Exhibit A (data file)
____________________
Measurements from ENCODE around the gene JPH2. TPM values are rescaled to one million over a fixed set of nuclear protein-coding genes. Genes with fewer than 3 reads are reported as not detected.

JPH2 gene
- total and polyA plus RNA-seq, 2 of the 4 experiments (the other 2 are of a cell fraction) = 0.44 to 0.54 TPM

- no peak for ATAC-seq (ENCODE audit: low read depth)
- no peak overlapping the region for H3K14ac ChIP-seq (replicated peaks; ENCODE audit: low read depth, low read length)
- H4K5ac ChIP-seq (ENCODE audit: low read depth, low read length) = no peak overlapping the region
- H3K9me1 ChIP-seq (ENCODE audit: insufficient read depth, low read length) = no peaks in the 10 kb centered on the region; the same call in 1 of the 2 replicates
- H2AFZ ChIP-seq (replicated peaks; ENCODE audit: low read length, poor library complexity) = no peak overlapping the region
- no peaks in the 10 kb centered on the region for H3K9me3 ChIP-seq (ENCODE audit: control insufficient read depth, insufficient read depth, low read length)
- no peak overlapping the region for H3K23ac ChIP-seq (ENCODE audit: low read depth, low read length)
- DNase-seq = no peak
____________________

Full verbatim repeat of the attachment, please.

Measurements from ENCODE around the gene JPH2. TPM values are rescaled to one million over a fixed set of nuclear protein-coding genes. Genes with fewer than 3 reads are reported as not detected.

JPH2 gene
- total and polyA plus RNA-seq, 2 of the 4 experiments (the other 2 are of a cell fraction) = 0.44 to 0.54 TPM

- no peak for ATAC-seq (ENCODE audit: low read depth)
- no peak overlapping the region for H3K14ac ChIP-seq (replicated peaks; ENCODE audit: low read depth, low read length)
- H4K5ac ChIP-seq (ENCODE audit: low read depth, low read length) = no peak overlapping the region
- H3K9me1 ChIP-seq (ENCODE audit: insufficient read depth, low read length) = no peaks in the 10 kb centered on the region; the same call in 1 of the 2 replicates
- H2AFZ ChIP-seq (replicated peaks; ENCODE audit: low read length, poor library complexity) = no peak overlapping the region
- no peaks in the 10 kb centered on the region for H3K9me3 ChIP-seq (ENCODE audit: control insufficient read depth, insufficient read depth, low read length)
- no peak overlapping the region for H3K23ac ChIP-seq (ENCODE audit: low read depth, low read length)
- DNase-seq = no peak